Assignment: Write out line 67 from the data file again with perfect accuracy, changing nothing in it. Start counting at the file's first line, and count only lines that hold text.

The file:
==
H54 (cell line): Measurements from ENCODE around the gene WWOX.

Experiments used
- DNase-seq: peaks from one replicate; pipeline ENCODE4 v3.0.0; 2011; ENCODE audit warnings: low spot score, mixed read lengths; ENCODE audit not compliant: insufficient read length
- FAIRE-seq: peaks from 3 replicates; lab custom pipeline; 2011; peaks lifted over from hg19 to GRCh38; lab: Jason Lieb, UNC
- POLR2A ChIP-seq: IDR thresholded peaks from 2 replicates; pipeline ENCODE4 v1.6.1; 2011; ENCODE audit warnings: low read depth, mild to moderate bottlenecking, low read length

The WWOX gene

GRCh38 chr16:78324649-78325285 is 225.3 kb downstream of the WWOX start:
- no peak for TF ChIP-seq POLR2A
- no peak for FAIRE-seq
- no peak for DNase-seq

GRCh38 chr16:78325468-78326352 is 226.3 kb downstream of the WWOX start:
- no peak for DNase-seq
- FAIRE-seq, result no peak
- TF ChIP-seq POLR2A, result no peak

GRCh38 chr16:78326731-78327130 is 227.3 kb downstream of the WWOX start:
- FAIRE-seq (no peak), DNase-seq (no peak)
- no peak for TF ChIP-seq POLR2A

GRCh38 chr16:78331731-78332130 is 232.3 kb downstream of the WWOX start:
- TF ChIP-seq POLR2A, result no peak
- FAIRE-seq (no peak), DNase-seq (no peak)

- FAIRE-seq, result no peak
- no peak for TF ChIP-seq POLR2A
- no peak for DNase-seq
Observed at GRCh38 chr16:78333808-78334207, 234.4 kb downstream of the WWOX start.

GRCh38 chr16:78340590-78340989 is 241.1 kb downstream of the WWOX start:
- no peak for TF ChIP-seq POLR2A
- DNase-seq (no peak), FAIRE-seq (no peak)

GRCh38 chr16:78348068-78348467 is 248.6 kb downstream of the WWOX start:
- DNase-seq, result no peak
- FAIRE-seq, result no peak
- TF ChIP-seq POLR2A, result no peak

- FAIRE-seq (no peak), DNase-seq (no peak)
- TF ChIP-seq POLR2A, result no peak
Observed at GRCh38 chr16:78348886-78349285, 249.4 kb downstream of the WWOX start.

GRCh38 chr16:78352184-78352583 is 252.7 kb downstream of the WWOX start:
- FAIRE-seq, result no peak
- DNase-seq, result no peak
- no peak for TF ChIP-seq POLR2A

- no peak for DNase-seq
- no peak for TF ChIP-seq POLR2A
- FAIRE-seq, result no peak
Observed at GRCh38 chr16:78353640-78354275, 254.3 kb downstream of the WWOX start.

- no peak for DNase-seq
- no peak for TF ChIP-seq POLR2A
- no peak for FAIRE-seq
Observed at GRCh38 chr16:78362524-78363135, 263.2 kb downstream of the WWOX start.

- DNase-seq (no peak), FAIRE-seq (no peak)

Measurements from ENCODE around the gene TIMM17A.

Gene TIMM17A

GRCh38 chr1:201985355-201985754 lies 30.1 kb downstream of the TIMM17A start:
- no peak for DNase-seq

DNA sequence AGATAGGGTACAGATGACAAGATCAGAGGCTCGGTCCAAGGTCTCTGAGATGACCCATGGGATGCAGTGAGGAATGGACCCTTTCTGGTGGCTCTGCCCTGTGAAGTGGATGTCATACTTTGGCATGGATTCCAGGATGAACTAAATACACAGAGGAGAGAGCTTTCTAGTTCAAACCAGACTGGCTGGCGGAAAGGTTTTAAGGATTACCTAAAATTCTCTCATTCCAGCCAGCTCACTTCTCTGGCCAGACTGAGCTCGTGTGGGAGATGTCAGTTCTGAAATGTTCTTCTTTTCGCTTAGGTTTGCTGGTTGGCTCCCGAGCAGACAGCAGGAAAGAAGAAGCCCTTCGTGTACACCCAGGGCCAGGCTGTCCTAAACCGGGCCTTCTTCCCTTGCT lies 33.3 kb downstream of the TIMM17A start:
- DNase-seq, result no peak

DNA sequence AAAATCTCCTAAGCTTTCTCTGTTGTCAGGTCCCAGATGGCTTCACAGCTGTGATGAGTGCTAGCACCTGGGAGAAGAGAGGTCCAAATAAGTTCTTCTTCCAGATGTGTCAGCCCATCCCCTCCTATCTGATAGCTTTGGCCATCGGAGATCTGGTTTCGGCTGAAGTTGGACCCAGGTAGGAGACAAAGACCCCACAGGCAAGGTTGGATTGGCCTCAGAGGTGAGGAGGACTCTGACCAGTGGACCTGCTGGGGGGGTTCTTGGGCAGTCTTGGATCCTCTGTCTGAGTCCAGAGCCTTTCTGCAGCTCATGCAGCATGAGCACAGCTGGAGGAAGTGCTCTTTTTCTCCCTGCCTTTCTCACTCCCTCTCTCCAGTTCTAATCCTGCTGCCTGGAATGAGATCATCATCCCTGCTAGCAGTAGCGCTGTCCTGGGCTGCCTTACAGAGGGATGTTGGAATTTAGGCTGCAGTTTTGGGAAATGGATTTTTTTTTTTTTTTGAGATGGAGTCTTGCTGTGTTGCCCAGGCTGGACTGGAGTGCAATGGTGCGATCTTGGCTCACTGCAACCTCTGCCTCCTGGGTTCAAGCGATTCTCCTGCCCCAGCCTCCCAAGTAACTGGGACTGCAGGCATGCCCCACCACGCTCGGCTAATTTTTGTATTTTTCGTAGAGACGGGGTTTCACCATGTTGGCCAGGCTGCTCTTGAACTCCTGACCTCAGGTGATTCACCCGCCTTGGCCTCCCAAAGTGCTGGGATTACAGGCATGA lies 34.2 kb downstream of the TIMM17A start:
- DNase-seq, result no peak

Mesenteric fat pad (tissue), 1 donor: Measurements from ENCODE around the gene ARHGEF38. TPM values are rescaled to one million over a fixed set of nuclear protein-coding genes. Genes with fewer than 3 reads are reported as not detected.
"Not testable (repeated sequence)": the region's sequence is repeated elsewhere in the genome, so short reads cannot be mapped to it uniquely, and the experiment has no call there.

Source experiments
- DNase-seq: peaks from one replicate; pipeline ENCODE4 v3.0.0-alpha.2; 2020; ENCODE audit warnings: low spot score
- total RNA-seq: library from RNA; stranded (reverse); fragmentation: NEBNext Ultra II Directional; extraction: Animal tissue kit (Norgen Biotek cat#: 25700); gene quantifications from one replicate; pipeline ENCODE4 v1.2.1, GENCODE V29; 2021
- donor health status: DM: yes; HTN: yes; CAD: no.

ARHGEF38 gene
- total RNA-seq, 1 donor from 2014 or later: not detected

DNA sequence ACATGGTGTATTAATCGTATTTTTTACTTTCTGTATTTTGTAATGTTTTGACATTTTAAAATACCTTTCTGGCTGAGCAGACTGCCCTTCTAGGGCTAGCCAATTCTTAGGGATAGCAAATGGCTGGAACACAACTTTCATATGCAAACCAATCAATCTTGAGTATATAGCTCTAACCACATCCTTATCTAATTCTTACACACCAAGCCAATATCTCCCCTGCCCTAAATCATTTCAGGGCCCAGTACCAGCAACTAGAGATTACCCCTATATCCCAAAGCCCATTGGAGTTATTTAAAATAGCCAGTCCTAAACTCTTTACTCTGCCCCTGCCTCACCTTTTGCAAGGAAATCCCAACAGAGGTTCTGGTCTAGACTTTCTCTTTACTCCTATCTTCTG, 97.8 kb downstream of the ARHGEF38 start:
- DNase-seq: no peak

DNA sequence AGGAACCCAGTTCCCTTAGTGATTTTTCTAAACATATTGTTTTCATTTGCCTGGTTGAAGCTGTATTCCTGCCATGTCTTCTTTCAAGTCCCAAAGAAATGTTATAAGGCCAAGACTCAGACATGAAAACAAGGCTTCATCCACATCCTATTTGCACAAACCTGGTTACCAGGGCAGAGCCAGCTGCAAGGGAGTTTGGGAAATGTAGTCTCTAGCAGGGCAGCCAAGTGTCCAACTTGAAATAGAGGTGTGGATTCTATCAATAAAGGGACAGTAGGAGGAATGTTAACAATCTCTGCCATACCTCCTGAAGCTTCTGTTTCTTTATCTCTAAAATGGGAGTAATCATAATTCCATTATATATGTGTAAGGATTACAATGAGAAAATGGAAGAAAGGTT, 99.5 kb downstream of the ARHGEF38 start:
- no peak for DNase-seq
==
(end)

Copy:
- no peak for DNase-seq